Friday, 19 November 2021

Ananda Tandava Of Nataraja - 32

Respond to (lekhana@ayvm.in)

  

The Skull (kapāla)

  Towards the centre of the head-dress is found the kapāla ("skull"). Normally, the skull (or for that matter even just bone or hair) is considered inauspicious in Hindu tradition. Says Gautama

Cf. Gautama-dharmasūtra 9.16: na bhasma-keśa-tuṣa-kapālāmedhyāny adhitiṣṭhet

भस्म-केश-तुष-कपालामेध्यान्यधितिष्ठेत्

Gautama even goes to the extent of saying that one should not even utter the ghastly/inauspicious name kapāla, but should rather circumvent its use by a surrogate word such as bhagāla (same word, but a little deformed). Gautama-dharmasūtra 9.22: kapālaṁ bhagālam iti [brūyāt]!

While what Gautama says is fine for general contexts, in our situation here, the context is totally different. Kapāla actually signifies the [Masculine] Principle Immaculate (Puruṣa). As we understand from Āyurveda: 'hard items like bones come to the child from the father, and soft items like skin, from the mother.' Says Suśruta:

Suśruta-saṁhitā 3.3.43:

garbhasya keśa-śmaśru-lomāsthi-nakha-danta-sirā-snāyu-dhamanī-retaḥ-prabhṛtīni sthirāṇi pitṛjāni.

गर्भस्य केश-श्मश्रु-लोमाऽस्थि-नख-दन्त-सिरा-स्नायु-धमनी-रेतः-प्रभृतीनि स्थिराणि पितृजानि

The kapāla, being a bone-like structure, is thus masculine. When a person dies, the flesh dissipates fast while the bones and the bony kapāla last. It is for this reason that the long lasting skull - a physical token of the Ever-Abiding Metaphysical Puruṣa Principle - is placed on the head by Naṭarāja.

The Brain and the Turīya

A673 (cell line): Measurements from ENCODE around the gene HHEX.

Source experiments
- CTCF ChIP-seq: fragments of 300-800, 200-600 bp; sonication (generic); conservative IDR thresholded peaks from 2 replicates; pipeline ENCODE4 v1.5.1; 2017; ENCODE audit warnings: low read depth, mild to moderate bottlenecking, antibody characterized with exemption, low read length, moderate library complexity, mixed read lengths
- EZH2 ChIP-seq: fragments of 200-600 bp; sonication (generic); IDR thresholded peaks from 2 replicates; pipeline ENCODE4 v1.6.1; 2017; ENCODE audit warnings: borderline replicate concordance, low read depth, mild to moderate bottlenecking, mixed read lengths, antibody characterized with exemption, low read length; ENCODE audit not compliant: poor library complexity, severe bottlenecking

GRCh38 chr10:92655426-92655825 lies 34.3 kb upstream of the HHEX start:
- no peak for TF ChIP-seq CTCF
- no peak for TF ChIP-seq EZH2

The presence of all these on the head of Naṭarāja is itself significant. As stated in Nārada-parivrājakopaniṣad, the head is the place of Turīya, "the Fourth [State]" (the other three being - the Wakeful, the Dream, and the Deep Sleep States). Nārada-parivrājakopaniṣad 25: turīyaṁ mūrdhni saṁsthitam. The head is accorded the supreme place (hence styled uttamānga- "the Best Limb") in Āyurveda also, as 'the very abode of all the vital airs.'

Caraka-saṁhitā 1.17.12:

prāṇāḥ prāṇabhṛtāṁ yatra śritās sarvendriyāṇi ca |

yad uttamāṅgam aṅgānāṁ śiras tad abhidhīyate ||

प्राणाः प्राणभृतां यत्र श्रितास् सर्वेन्द्रियाणि

यद् उत्तमाङ्गम् अङ्गानां शिरस् तद् अभिधीयते

The importance attached to the brain goes even farther, back into the age of the Vedic literature. Aitareya Āraṇyaka attaches supreme importance to the brain, as the source of all activity in fine. (Aitareya Āraṇyaka 2.1.4: 

yac chiro'śrayat tac chiro'bhavat | tac chirasas śirastvaṁ | tā etāḥ śīrṣañc chriyaḥ śritās cakṣuḥ śrotraṁ mano vāk prāṇaḥ | śrayante'smiñc chriyo ya evam etac chirasaḥ śirastvaṁ veda

यच् छिरोऽश्रयत् तच् छिरोऽभवत् । तच् छिरसस् शिरस्त्वं । ता एताः शीर्षञ्च्छ्रियः श्रितास् चक्षुः श्रोत्रं मनो वाक् प्राणः । श्रयन्तेऽस्मिञ्च् छ्रियो य एवम् एतच् छिरसः शिरस्त्वं वेद).

The Gītā also refers to yogic practices wherein one "deposits" one's prāṇa in the crown. Bhagavad-gītā 8.12: mūrdhny ādhāyā''tmanaḥ prāṇam.




To know more about Astanga Yoga Vijnana Mandiram (AYVM) please visit our Official Website, Facebook and Twitter pages